Health panel cautious on HPV screening vs Pap

A U.S. government-backed medical panel on Wednesday took a cautious view of a new generation of cervical cancer tests, discouraging women under the age of 30 to screen for human papillomavirus as a way to prevent cancer.

In proposing changes to its 2003 guidelines on cervical cancer, the U.S. Preventive Services Task Force (USPSTF) said it still didn’t have enough evidence to weight the health benefits and harms of HPV testing in women older than 30.

Overall, the panel maintained that a Pap smear test in women between 21 and 65 years of age “substantially” reduces the number of cervical cancer cases and deaths.

The panel, comprised of primary care physicians who are experts at evidence-based research, is highly influential in setting the tone for primary care practice.

It must weigh the potential benefits of early detection of disease through screenings against the potential harms to healthy patients who may be subjected unnecessarily to more invasive procedures or side-effects.

Earlier this month, the task force came under fire from doctors and cancer patients after recommending against prostate cancer screening in healthy men.

It was the subject of a similar controversy in 2009 after recommending that doctors scale back on routine mammograms in women in their 40s and 50s to prevent breast cancer.

Under President Barack Obama’s healthcare overhaul, the services recommended by USPSTF would also have to be covered by insurance companies with no co-pays or deductibles.

On Wednesday, the task force largely aligned with general practice and cancer societies’ guidelines on screening for cervical cancer it terms of frequency and age group-specific recommendations.

Maintaining the recommendation of screening women every three years, the panel said it found “little to no benefit” in screening women older than 65 who had been previously tested and no impact on women younger than 21.

Previously, USPSTF’s recommendations applied to women of 21 years old or within three years of becoming sexually active.


However, USPSTF was more skeptical of HPV testing and so-called “liquid-based” Pap tests, which have largely replaced the conventional Pap smear in the United States.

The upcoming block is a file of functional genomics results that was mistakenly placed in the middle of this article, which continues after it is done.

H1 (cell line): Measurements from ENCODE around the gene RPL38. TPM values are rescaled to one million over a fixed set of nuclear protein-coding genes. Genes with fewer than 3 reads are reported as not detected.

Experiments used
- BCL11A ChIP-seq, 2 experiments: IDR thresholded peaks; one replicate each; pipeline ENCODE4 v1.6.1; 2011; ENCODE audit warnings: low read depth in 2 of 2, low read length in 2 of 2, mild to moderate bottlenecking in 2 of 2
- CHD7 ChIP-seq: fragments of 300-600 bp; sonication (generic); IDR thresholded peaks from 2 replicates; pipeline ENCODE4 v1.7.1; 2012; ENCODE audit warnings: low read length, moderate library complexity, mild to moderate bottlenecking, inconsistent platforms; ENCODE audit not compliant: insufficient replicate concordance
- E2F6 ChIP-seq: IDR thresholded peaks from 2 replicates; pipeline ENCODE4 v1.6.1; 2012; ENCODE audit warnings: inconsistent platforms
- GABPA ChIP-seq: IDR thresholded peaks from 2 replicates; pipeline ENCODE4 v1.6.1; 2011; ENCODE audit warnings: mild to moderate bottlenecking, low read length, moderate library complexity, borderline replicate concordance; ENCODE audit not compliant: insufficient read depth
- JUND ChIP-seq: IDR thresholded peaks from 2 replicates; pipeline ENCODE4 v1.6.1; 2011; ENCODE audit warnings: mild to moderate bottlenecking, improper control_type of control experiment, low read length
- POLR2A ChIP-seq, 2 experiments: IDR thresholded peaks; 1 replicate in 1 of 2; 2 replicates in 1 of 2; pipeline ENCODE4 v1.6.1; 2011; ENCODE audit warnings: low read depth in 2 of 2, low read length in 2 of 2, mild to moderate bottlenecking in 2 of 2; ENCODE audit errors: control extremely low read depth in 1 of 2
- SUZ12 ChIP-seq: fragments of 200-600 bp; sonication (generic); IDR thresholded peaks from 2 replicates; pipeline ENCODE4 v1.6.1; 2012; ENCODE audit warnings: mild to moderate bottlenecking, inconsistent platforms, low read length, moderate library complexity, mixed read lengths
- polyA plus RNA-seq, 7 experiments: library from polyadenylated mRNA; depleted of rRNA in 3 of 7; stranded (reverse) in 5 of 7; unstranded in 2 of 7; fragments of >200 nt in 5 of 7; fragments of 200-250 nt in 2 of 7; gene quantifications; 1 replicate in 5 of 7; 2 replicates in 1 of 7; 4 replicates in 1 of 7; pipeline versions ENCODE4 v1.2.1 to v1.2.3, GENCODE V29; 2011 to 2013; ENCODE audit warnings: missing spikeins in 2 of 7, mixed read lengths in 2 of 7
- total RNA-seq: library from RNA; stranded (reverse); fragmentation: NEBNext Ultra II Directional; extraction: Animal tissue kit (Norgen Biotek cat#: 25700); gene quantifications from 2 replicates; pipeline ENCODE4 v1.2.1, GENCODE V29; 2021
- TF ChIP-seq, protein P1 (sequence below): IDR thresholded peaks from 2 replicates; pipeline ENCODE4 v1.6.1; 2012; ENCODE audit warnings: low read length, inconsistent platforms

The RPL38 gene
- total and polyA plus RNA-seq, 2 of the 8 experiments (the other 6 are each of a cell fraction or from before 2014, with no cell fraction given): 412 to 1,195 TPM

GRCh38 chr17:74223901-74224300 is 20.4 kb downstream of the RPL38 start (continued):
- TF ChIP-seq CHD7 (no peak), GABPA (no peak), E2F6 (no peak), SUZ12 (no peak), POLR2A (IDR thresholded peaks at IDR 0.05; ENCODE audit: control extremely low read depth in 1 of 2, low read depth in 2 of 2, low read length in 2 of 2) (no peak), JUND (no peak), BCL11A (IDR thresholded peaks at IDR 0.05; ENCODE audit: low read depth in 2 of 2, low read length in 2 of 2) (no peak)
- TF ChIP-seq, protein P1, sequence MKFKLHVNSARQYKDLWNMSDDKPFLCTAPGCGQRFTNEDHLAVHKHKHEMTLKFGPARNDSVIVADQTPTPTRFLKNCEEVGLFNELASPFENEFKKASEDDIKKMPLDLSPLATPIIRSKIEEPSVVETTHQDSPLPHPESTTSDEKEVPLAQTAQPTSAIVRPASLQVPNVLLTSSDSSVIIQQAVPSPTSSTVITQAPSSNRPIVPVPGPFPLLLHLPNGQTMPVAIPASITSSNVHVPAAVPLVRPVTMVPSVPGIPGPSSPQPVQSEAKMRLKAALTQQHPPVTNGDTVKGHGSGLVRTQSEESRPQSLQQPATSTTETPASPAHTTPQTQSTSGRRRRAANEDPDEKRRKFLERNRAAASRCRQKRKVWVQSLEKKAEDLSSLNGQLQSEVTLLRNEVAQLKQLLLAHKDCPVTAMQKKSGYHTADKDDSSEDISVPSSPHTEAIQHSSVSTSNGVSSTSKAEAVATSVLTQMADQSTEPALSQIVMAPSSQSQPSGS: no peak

After reviewing all clinical data available on the subject, the panel recommended against HPV tests, alone or in combination with a Pap, in women under 30, noting that screening for HPV causes more false positive cancer results than the Pap smear alone.

“There are no clinically important differences between liquid-based and conventional cytology” in cervical cancer detection, the task force said. For women over 30, evidence remains insufficient to weigh HPV test harms and benefits.

HPV is a common virus that causes warts, including genital warts. Usually, the immune system clears the infection, but persistent infection with certain strains of HPV leads to cervical cancer in some women.

In recent years, tests for those “high-risk” HPV strains have been developed to help in screening for the disease. A few HPV tests are approved for use, along with Pap tests, for screening women age 30 or older. In younger women, the HPV virus, while common, often clears out on its own.

Every year, about 12,000 U.S. women are diagnosed with cervical cancer and a third of them die from it. HPV, a sexually-transmitted virus, is the most common cause of such cancer, which predominantly strikes middle-aged women.

In a regular Pap, a doctor swabs or scrapes cells from the cervix to examine them under a microscope to find cancer or precancerous changes. Some have raised concerns that the Pap may not be able to detect some cell changes, but the routine test is greatly credited for the steep decline in cervical cancer deaths the United States has seen since the 1950s.

With HPV tests, doctors analyze a swipe of cells for presence of viral DNA. The liquid-based Pap version allows the cervix cells to be used for HPV testing.

“We believe that this type of decision (showing no difference between liquid-based and conventional Pap) could create a stir in the women’s health community, given the near complete conversion to liquid-based tests,” Capitol Street analyst Ipsita Smolinski wrote in a note ahead of the release.

Makers of liquid-based tests include Hologic Inc and Becton Dickinson & Co.

USPSTF is collecting public comment on the proposed recommendation changes.


By Alina Selyukh

Provided by ArmMed Media